By Rob Lester, Broadway World

“What’s in a name?” Shakespeare had Juliet query. Sometimes a name is shared by people unrelated by blood or marriage, but they coincidentally seem to share a connective perspective. It has happily happened again. The captivatingly cozily cool Karrin Allyson, whose two nightly shows at Birdland continue at Birdland through Saturday, has a last name pronounced the same as that of the late musician Mose Allison, despite the variation of one letter, but “I” say: “Y” be picky? It’s a lucky happenstance and maybe in some way a partially irresistible motivation for her to sing a batch of his clever songs. In any case, a show that’s a mostly Allyson Sings Allison affair to remember makes for a catchy concept bringing welcome current attention to a wry, sly guy whose writing and recorded performances have long and appreciatively been on my radar. I was tickled to hear the material in a live setting by an accomplished jazz artist and her ace band. Actually, she’s been picking up his material a bit at a time for quite a while and now she’s diving in even more. With the work of Mose, that which we call a rose might have some competition in order to smell as sweet as this flowering match made in musical Heaven —assuming there’s a sense of humor in Heaven. Karrin is a great muse for Mose. His wit and satirical edge sound interestingly freshened sung by a modern female voice who is clearly in sync with the way he used to think.

For those not previously hip to the hip songs, a full-length immersion could mean a too-quickly-required acquired taste for the tidal waves of tangy lyrics. And too many similarly conversational, low-key pieces written for Mr. Allison’s own modest voice would hardly test the full range of Miss Allyson’s prodigious vocal abilities. So, in the interest of pleasing fans (which she sure seemed to do), the program was balanced with non-Mose musical fare.

The alluring Allyson experiences the music with her whole body. She was moving and grooving, swaying and sashaying as the band was playing, clapping her hands, slapping her thighs, inviting the audience into the comfort zone she also shares with the band. Also note her skillful scat-singing excursions, extending her envelopment in the music; they were not self-indulgent or overdone. But don’t worry a bit about the wit and wisdom of the lyrics getting lost in the shuffle! The smile-inducing and sharp words were delivered with zing and punch, like a singing motivational speaker, the smiles preventing any ballsy, bluesy-based thing from being misinterpreted as preachy, a pity party. or caustically mean-spirited. Instead, “‘Your Mind Is on Vacation’ (but your mouth is working overtime” comes off as worthy wordplay. The bait-and-switch surprises still work wonders: for excellent example, the rationale to declare a carefree “I Don’t Worry About a Thing” —because things are assuredly going to get…. [wait for it]… worse. Similarly, there’s the refreshing honesty of “I’m not downhearted…but I’m ‘Gettin’ There'” is a knowing dip into bemused, resigned pessimism. Social commentary sings/stings anew as true and relevant in our trying political times. Food for thought, delivered with a wink and a shrug of the shoulders works its delicious magic.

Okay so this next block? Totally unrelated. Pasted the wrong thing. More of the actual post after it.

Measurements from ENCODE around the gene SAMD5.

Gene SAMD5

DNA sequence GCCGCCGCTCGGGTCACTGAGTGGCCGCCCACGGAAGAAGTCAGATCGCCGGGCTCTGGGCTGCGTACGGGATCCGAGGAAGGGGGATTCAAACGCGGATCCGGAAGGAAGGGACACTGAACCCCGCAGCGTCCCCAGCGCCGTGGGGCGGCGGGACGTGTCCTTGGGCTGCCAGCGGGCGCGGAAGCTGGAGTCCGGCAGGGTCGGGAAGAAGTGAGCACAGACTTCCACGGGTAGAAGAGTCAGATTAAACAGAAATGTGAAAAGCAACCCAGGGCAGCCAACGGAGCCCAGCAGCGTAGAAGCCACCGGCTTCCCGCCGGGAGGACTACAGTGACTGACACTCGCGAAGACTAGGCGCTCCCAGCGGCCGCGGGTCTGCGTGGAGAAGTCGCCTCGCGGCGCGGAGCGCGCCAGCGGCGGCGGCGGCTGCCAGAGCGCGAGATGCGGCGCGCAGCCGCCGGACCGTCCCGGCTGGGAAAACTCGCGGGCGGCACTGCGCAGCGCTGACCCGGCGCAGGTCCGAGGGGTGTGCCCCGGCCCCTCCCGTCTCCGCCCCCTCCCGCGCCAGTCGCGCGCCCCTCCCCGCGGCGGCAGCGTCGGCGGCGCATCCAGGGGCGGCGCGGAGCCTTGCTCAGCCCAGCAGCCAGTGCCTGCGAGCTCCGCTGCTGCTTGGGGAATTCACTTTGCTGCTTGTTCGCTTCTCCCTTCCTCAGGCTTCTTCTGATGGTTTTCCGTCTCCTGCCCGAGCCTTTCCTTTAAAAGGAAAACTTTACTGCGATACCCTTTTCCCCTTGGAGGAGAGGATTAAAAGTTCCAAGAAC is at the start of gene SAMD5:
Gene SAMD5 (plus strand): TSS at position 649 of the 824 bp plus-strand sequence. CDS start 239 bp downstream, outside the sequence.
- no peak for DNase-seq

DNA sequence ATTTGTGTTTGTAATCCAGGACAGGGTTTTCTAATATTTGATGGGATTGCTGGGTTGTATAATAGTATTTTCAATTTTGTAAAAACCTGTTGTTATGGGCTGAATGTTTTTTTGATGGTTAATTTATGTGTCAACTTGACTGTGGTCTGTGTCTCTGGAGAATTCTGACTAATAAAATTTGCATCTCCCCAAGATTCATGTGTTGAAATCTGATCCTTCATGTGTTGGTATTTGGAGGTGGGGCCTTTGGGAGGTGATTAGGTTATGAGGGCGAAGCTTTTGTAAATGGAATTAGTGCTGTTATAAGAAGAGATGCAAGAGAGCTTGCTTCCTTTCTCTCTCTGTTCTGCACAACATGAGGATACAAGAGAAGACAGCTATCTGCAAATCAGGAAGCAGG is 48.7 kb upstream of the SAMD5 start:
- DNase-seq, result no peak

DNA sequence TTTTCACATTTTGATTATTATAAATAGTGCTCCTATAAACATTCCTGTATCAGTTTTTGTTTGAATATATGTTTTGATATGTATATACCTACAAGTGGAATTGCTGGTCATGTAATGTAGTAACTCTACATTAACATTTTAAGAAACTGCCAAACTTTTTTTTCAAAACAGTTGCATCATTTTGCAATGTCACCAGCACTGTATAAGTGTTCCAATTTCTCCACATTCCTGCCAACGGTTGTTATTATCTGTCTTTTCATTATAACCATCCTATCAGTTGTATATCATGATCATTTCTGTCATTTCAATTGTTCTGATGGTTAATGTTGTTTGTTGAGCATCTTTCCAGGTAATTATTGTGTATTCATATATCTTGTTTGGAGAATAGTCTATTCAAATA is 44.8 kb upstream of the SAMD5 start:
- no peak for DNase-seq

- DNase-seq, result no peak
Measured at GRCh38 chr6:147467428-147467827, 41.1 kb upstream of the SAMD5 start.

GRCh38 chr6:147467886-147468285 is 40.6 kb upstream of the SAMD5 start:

Speaking of shoulders, the name of the artist’s outstanding new CD, which has a lot of big-name guests, is “Shoulder to Shoulder: Centennial Tribute to Women’s Suffrage.” It was great to hear in a live setting the modern jazz setting of one of its historic resistance songs (“I’ll Be No Submissive Wife”). A few strong, accessible, and diverse Allyson originals were included in the night’s set: one potent one from this CD and two from her previous CD, “Some of That Sunshine”‘s title track and the vulnerable ballad called “As Long As I Know You Love Me.”( I’ve previously witnessed these scoring with another Birdland audience and the more standards-leaning crowd at the Cabaret Convention.)

With their “wow factor” abilities aptly showcased and acknowledged, the band was dynamic throughout: guitarist Rod Fleeman, drummer Jerome Jennings, bassist Marty Jaffe, and pianist Milo Sprague (who occasionally sat out to let the multi-talented Allyson take to the keyboard). Once again It was a treat to again see Karrin Allyson perform. She sounded great and she looked great in a white shirt, black tie, and sleekly tailored suit. And all kinds of songs seem to suit the swinger in the suit.

P.S.: Later, I began to wonder what could happen if other singers recently booked by Birdland were contractually required to do shows taking on the songbooks of other same-surnamed stars. Would we get “Nicolas King Sings Carole King,” “Veronica Swift Sings Taylor Swift,” “Billy Stritch Sings Elaine Stritch,” “Jim Caruso Sings Enrico Caruso,” and “Linda Lavin Sings Christine Lavin” (or vice-versa?).

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